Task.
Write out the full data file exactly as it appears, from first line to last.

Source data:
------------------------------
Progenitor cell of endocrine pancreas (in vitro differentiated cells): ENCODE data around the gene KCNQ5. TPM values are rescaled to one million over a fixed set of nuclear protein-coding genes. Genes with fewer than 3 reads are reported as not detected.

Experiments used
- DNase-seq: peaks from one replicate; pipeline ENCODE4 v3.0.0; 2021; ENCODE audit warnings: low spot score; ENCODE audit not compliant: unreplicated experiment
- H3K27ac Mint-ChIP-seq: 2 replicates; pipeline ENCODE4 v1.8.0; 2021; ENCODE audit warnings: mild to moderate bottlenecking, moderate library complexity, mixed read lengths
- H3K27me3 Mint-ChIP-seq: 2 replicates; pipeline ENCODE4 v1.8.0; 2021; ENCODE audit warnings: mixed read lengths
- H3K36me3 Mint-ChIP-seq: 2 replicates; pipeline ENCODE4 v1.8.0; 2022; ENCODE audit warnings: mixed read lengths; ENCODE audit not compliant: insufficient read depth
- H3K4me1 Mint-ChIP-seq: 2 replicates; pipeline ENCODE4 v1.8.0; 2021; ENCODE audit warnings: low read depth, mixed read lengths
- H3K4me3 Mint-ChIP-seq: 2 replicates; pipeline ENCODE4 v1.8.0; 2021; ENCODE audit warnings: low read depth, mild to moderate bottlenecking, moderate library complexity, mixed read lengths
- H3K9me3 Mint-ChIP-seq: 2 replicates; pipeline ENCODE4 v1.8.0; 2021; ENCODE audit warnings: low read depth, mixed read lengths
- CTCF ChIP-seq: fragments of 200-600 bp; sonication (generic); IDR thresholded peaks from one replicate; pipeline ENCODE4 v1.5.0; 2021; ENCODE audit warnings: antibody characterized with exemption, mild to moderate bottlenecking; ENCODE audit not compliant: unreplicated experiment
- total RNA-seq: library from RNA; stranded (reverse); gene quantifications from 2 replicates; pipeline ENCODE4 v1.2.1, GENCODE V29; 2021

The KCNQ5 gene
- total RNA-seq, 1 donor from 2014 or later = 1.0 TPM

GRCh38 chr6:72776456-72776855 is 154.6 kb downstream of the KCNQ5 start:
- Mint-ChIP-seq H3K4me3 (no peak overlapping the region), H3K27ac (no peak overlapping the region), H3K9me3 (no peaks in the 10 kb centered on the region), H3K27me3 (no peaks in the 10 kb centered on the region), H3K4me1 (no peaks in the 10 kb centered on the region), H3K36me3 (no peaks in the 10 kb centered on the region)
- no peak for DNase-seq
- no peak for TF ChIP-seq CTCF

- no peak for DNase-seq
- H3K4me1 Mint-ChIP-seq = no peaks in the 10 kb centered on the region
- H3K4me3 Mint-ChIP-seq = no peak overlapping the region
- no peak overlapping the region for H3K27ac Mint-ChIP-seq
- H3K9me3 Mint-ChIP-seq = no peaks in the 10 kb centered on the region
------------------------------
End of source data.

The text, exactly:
Progenitor cell of endocrine pancreas (in vitro differentiated cells): ENCODE data around the gene KCNQ5. TPM values are rescaled to one million over a fixed set of nuclear protein-coding genes. Genes with fewer than 3 reads are reported as not detected.

Experiments used
- DNase-seq: peaks from one replicate; pipeline ENCODE4 v3.0.0; 2021; ENCODE audit warnings: low spot score; ENCODE audit not compliant: unreplicated experiment
- H3K27ac Mint-ChIP-seq: 2 replicates; pipeline ENCODE4 v1.8.0; 2021; ENCODE audit warnings: mild to moderate bottlenecking, moderate library complexity, mixed read lengths
- H3K27me3 Mint-ChIP-seq: 2 replicates; pipeline ENCODE4 v1.8.0; 2021; ENCODE audit warnings: mixed read lengths
- H3K36me3 Mint-ChIP-seq: 2 replicates; pipeline ENCODE4 v1.8.0; 2022; ENCODE audit warnings: mixed read lengths; ENCODE audit not compliant: insufficient read depth
- H3K4me1 Mint-ChIP-seq: 2 replicates; pipeline ENCODE4 v1.8.0; 2021; ENCODE audit warnings: low read depth, mixed read lengths
- H3K4me3 Mint-ChIP-seq: 2 replicates; pipeline ENCODE4 v1.8.0; 2021; ENCODE audit warnings: low read depth, mild to moderate bottlenecking, moderate library complexity, mixed read lengths
- H3K9me3 Mint-ChIP-seq: 2 replicates; pipeline ENCODE4 v1.8.0; 2021; ENCODE audit warnings: low read depth, mixed read lengths
- CTCF ChIP-seq: fragments of 200-600 bp; sonication (generic); IDR thresholded peaks from one replicate; pipeline ENCODE4 v1.5.0; 2021; ENCODE audit warnings: antibody characterized with exemption, mild to moderate bottlenecking; ENCODE audit not compliant: unreplicated experiment
- total RNA-seq: library from RNA; stranded (reverse); gene quantifications from 2 replicates; pipeline ENCODE4 v1.2.1, GENCODE V29; 2021

The KCNQ5 gene
- total RNA-seq, 1 donor from 2014 or later = 1.0 TPM

GRCh38 chr6:72776456-72776855 is 154.6 kb downstream of the KCNQ5 start:
- Mint-ChIP-seq H3K4me3 (no peak overlapping the region), H3K27ac (no peak overlapping the region), H3K9me3 (no peaks in the 10 kb centered on the region), H3K27me3 (no peaks in the 10 kb centered on the region), H3K4me1 (no peaks in the 10 kb centered on the region), H3K36me3 (no peaks in the 10 kb centered on the region)
- no peak for DNase-seq
- no peak for TF ChIP-seq CTCF

- no peak for DNase-seq
- H3K4me1 Mint-ChIP-seq = no peaks in the 10 kb centered on the region
- H3K4me3 Mint-ChIP-seq = no peak overlapping the region
- no peak overlapping the region for H3K27ac Mint-ChIP-seq
- H3K9me3 Mint-ChIP-seq = no peaks in the 10 kb centered on the region